3 Guidelines for Employee Appreciation All Year Long
With Thanksgiving on the immediate horizon, it’s a simple matter to express employee appreciation and gratitude. However, thankfulness in the workplace is the gift that keeps giving as long as you keep giving it. Expressing appreciation is not only fantastic for employee engagement, motivation and retention, it also improves a range of mental health and overall well-being outcomes for the expresser.
Since adults spend a great deal of their waking hours at the workplace, it’s imperative to overall well-being that employees feel happy while at work. Appreciation is one of the most effective ways to facilitate these positive emotions as humans have a natural desire for validation. But, why is this?
Psychology Behind Employee Appreciation
According to Psychology Today, appreciation and gratitude directly impact the hypothalamus, which controls basic bodily functions like eating and sleeping, and dopamine, the “reward neurotransmitter.”
“Gratitude can have such a powerful impact on your life because it engages your brain in a virtuous cycle,” study author Alex Korb writes.
Consequently, when you practice employee appreciation, it creates a “pay it forward” workplace mentality that pays off to make your organization more successful.
Adam Grant’s research on gratitude found that a simple visit from a manager in a fundraising call center to explain the value of the callers’ work and thanking them for it resulted in a 50 percent increase in the number of calls made. Grant concluded that the boost was not a reflection of an increase in feelings of self-efficacy but a sense the company socially valued the callers.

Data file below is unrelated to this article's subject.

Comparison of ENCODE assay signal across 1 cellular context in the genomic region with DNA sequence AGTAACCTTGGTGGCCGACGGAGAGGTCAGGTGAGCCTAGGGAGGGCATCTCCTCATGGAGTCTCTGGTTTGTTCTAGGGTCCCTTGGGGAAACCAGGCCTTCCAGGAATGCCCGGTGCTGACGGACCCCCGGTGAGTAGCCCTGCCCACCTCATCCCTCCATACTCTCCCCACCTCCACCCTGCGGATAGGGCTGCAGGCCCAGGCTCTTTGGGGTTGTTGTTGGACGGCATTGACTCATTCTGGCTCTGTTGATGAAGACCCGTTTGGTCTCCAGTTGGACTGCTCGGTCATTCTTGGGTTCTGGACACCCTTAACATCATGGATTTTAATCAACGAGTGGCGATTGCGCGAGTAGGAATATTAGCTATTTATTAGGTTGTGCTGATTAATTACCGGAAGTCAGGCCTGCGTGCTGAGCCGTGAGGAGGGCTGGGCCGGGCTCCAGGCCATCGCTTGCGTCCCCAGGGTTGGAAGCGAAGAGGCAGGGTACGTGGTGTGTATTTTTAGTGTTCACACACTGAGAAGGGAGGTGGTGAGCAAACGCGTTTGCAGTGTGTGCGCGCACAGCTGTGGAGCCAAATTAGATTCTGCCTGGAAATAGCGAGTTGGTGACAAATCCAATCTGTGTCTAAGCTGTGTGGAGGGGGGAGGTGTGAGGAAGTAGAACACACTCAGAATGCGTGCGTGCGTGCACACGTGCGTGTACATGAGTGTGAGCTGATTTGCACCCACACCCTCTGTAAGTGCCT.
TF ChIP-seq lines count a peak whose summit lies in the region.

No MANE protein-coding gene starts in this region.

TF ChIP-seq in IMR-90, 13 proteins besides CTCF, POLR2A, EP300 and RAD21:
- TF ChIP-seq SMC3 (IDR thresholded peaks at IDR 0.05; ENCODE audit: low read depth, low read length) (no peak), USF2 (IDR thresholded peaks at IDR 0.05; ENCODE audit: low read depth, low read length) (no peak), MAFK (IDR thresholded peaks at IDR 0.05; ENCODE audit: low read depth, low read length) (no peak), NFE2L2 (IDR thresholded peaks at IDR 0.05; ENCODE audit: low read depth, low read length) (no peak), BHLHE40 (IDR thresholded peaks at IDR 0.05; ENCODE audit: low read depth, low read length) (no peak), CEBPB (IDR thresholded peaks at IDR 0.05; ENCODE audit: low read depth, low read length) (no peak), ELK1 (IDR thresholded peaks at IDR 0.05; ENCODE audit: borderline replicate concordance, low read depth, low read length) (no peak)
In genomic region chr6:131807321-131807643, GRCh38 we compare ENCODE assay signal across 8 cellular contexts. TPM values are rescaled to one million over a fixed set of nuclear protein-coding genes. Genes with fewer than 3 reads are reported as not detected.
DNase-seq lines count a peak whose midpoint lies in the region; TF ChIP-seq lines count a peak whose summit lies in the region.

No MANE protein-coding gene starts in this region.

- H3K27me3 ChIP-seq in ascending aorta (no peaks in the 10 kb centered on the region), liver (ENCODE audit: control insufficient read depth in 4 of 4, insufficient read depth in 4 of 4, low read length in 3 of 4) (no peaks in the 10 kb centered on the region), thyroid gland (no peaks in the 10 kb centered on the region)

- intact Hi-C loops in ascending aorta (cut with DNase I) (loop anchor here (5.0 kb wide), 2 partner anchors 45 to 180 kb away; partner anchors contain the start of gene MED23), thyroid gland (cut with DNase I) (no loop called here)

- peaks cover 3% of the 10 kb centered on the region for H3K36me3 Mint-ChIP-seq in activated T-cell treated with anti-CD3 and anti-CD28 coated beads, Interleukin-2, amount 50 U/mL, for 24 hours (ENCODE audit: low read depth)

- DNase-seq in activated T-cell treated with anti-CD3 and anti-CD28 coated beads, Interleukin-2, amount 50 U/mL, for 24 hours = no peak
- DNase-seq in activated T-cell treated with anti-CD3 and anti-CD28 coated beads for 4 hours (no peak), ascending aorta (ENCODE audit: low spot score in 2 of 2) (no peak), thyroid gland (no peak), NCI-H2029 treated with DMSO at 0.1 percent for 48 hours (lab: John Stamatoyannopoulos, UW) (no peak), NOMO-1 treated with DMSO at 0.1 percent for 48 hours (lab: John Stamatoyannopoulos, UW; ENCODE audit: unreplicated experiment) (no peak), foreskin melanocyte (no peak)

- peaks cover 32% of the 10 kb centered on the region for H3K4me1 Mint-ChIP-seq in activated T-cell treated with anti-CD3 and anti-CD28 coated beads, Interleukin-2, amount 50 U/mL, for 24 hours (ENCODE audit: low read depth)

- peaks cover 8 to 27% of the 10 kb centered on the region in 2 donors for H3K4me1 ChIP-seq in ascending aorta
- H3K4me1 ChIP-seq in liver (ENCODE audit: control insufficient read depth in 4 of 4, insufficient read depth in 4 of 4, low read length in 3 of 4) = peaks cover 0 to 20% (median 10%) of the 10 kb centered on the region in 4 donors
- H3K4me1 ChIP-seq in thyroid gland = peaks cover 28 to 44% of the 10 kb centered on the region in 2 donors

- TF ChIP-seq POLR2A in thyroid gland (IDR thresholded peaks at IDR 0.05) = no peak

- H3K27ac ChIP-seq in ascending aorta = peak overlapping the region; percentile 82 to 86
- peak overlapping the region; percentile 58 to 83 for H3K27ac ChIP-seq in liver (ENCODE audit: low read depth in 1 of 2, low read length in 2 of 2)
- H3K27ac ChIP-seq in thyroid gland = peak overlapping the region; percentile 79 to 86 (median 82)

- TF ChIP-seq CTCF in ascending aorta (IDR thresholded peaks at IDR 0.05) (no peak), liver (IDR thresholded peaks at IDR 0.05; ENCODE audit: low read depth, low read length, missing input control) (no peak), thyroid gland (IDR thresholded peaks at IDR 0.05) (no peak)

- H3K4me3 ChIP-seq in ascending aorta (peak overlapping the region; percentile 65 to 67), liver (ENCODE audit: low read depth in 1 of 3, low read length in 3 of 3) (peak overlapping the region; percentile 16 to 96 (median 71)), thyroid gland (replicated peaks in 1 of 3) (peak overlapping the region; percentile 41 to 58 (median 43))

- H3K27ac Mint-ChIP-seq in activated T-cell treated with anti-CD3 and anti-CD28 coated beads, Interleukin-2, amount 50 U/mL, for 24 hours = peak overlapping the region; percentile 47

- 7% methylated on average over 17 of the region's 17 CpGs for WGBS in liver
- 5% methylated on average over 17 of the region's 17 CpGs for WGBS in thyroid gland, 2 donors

The benefits of employee appreciation go far beyond relationship building between leaders and employees but also employees and the entire organization. More than 80 percent of employees say that employee appreciation motivates them to work harder. Consequently, when gratitude is an ongoing organizational practice, productivity and engagement continues to increase and becomes cyclical throughout the organization.
Here are some basic guidelines to incorporating employee appreciation into your company culture.
3 Guidelines to Employee Appreciation
1. Be Sincere
When expressing gratitude and employee appreciation, make sure it’s meaningful and sincere. Empty words negate the entire purpose of showing gratitude. When you truly feel grateful and show it, it signals that you respect the recipient, allowing them to lower their guard and develop trust.
2. Be Specific
This is related to sincerity. However, even genuine feedback can be vague. Make sure you are complimenting specific actions and behaviors rather than ambiguous personality traits. Studies show that praise for high ability leaves recipients vulnerable to self-doubt, because we have little control over our natural ability to handle situations. However, emphasizing actions, which are controllable, over abilities helps develop sustainable confidence, making employees more competent.
3. Be Humble
When expressing employee appreciation, make sure to let your team know how they have helped you grow as a leader and what you have learned from them. This empowers employee contributions, adding to the cycle of workplace gratitude and positivity.
Thanksgiving comes at an opportune time as we are heading into the holiday season and approaching the end of the year when we review the past year and set goals for the next. Consequently, it is the perfect time to start making gratitude a daily practice rather than a day on the calendar.